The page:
Politician and activist Mohamed Nasheed saw firsthand how the citizens of his island nation of Maldives were galvanized to demand democracy when the torture of a political prisoner made national news. In the wake of that scandal, Nasheed helped found the Maldivian Democratic Party, then went into exile to apply pressure internationally to his country’s dictatorial president, Maumoon Abdul Gayoom. In 2008, Nasheed was elected as the new president of Maldives, but before his administration could begin work on promised democratic reforms, it had to deal with a more pressing economic crisis. Changing weather patterns and rising tides have been reducing the fish in the local waters and shrinking the coastline, affecting two of the nation’s biggest industries. So Nasheed, who has a history of working with international partners and of using shocking images to change minds, decided to explain Maldives’ plight to the world, to make the case for immediate action.
Jon Shenk’s documentary The Island President spends its first half hour detailing Nasheed’s rise to prominence, establishing exactly how smart and determined this man is. The problem with this approach is that when Shenk then changes gears and turns The Island President into a fly-on-the-wall doc about Nasheed’s presentation at the UN’s Climate Change Conference in Copenhagen, the movie stalls a bit. The relationship between Maldives and the international community is still in flux, as is the situation with Nasheed and his countrymen. (Nasheed was pressured into resigning from office in 2012, a little over a year after the events depicted in this film.) And no matter how many Radiohead snippets Shenk loads onto the soundtrack, he can’t distract from the sense that The Island President may be premature, and that he might’ve done better to wait until he could treat this phase of Nasheed’s story with the energy and conclusiveness he brings to its beginning.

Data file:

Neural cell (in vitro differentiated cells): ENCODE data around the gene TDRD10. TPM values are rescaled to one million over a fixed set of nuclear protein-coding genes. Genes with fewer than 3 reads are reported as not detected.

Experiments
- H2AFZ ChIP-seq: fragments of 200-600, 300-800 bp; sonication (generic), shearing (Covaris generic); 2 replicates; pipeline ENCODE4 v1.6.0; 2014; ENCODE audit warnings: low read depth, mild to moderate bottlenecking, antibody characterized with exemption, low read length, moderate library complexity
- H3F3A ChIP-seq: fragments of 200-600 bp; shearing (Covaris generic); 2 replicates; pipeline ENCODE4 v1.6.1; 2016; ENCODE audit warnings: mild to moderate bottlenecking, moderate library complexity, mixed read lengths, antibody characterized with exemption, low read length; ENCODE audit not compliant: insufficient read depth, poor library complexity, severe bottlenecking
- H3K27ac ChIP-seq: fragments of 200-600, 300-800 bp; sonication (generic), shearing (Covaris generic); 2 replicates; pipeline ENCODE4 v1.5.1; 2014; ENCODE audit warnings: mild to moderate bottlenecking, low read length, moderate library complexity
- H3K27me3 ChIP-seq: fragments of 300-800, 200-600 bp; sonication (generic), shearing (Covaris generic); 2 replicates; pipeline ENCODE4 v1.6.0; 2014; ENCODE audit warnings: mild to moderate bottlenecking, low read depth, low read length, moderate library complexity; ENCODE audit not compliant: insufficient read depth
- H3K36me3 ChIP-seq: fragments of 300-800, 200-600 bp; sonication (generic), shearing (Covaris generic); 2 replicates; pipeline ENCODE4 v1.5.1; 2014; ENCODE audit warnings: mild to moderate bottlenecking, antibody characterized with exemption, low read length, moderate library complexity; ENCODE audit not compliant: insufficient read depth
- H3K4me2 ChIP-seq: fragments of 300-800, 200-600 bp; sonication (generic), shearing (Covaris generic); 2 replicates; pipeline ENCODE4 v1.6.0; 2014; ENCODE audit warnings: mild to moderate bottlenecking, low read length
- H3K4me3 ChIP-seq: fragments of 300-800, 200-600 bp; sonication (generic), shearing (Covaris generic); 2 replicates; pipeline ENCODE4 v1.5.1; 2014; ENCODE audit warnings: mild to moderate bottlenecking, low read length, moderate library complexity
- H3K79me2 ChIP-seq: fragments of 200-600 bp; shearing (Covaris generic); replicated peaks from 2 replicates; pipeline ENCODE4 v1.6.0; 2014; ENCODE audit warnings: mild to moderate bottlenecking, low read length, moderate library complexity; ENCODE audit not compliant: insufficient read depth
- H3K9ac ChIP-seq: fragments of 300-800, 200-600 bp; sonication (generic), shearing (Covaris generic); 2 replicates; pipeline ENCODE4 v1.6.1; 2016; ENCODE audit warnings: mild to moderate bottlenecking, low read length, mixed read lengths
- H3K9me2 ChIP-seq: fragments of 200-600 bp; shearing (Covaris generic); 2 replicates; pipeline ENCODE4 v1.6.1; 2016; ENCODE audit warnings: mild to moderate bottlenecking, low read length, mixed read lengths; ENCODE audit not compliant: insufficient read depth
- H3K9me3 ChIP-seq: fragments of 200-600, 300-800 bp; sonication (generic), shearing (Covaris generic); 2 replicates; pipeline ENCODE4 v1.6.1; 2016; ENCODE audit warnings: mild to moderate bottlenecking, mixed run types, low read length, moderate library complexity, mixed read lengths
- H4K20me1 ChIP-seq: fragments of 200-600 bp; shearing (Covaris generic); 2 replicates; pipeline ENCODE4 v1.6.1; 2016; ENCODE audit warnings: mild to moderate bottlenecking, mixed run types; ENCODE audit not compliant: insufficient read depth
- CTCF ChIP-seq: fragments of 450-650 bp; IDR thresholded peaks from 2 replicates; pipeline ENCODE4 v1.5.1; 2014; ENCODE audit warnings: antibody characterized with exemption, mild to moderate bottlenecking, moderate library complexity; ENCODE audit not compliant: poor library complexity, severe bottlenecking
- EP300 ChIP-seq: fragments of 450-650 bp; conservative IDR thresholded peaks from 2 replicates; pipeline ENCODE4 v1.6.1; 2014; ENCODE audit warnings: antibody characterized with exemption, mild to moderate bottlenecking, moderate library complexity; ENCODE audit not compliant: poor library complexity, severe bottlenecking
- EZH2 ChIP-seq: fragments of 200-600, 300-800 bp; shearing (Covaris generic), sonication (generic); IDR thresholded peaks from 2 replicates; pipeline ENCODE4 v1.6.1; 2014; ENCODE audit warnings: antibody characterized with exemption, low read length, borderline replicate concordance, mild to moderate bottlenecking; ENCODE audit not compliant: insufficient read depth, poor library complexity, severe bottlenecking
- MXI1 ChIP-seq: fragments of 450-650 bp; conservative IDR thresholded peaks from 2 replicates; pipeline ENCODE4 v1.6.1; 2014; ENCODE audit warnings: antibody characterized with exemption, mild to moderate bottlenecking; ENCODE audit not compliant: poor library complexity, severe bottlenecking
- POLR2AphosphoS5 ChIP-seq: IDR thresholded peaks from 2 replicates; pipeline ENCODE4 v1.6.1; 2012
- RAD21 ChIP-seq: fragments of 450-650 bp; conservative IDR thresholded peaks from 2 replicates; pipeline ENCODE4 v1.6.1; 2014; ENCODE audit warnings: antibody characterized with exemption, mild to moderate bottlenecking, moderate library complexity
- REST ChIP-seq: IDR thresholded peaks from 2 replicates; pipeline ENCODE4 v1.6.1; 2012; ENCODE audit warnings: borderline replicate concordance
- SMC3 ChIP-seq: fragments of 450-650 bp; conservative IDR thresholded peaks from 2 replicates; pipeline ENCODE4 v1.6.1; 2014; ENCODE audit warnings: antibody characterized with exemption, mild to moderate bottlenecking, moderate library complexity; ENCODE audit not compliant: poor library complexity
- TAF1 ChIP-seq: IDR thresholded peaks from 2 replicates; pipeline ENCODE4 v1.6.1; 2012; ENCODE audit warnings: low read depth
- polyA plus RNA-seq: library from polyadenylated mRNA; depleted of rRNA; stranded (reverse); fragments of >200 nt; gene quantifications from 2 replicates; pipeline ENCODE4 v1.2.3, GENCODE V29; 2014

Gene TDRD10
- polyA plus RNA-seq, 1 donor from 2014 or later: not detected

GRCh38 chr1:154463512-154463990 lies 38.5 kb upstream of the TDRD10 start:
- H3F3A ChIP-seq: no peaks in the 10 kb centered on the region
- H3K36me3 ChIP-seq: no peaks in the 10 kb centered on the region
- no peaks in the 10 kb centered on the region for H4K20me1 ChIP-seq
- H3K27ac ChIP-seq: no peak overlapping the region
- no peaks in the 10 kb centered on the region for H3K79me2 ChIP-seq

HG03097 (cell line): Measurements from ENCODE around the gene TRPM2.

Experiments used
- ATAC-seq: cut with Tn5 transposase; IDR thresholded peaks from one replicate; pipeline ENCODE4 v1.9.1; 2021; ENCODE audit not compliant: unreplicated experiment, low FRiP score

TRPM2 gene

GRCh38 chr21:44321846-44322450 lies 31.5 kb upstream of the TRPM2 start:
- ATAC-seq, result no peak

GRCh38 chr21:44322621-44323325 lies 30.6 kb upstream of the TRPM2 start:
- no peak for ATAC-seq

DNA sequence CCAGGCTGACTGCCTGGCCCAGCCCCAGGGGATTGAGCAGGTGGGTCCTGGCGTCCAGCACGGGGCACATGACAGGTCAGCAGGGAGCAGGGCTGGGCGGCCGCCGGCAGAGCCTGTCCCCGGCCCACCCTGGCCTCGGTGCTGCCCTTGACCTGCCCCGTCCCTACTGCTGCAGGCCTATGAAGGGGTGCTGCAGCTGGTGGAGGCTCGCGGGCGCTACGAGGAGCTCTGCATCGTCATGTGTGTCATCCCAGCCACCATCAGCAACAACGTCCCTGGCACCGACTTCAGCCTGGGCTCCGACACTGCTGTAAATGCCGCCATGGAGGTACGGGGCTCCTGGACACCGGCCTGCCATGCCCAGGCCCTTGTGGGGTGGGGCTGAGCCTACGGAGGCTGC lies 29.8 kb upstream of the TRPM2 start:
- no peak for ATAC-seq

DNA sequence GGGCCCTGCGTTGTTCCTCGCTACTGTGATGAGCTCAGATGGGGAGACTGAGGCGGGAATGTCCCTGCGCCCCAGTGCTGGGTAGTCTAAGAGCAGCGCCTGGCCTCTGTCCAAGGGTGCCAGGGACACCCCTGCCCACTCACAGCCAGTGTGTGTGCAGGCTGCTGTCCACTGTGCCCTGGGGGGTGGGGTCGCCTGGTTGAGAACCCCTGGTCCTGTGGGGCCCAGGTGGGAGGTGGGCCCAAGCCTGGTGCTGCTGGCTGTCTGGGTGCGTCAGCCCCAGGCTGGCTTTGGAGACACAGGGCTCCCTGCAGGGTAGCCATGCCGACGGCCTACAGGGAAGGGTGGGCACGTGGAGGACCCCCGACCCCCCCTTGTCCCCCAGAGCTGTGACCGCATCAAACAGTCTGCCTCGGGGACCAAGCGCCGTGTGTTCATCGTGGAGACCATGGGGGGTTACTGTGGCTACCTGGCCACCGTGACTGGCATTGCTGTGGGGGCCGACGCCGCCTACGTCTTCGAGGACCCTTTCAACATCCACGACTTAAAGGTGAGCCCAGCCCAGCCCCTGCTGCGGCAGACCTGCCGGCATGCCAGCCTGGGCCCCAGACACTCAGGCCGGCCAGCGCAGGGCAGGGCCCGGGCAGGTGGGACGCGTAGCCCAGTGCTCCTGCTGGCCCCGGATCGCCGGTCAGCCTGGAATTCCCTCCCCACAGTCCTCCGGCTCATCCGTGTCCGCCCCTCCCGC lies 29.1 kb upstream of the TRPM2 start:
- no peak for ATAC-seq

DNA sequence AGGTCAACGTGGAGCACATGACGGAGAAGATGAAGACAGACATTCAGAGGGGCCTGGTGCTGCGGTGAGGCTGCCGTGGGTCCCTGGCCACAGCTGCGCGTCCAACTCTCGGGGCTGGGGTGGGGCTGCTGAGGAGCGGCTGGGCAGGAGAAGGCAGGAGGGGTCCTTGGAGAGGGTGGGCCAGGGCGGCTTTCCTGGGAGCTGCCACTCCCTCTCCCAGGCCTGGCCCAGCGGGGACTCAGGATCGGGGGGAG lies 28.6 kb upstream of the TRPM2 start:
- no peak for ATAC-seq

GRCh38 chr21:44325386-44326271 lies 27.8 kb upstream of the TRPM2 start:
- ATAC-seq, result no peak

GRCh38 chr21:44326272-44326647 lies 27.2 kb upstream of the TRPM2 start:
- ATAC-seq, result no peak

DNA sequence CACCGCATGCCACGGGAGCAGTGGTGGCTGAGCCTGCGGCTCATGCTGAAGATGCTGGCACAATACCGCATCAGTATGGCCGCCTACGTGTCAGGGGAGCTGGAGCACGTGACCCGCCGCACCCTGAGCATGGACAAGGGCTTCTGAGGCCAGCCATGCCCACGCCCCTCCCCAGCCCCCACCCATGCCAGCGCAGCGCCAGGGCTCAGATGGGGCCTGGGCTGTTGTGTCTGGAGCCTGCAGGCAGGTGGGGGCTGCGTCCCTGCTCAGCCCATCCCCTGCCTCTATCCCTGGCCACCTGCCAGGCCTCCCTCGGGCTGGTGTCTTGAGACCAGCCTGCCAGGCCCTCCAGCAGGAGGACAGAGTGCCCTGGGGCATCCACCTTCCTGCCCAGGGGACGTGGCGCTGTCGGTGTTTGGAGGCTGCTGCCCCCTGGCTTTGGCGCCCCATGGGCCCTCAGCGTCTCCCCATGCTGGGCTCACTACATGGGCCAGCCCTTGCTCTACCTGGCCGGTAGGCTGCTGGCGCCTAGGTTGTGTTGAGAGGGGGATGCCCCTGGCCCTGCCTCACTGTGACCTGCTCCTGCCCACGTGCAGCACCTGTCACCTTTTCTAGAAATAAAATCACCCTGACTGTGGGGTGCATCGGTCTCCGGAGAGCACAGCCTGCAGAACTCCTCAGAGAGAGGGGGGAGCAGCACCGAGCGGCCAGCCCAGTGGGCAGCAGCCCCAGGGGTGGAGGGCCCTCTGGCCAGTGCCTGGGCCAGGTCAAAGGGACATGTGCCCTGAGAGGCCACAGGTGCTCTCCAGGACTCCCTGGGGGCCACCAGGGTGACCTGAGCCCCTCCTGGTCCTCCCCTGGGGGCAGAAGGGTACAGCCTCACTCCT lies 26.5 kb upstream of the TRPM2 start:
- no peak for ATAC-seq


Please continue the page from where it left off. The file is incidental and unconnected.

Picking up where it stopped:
Nevertheless, the main reason to make this movie now is for the same reason Nasheed risked his presidency: The problem is urgent. The disappearing Maldives islands have become a model for what might happen to other low-lying nations as the waters rise around the world. Because of the crisis, the islands have instituted policies aimed at becoming carbon-neutral—policies that larger, more prosperous countries refuse to consider, lest they lose their economic edge. What’s fascinating and frustrating about The Island President is how it reveals international politics to be even more polarized and mired in bureaucracy than local politics. Even getting a commitment to consider a study to move toward change requires days of hair-splitting and scapegoating, which makes the structure of this documentary especially sad. The first half hour shows a dynamic politician who gets things done; the last hour shows him ground to dust by diplomats.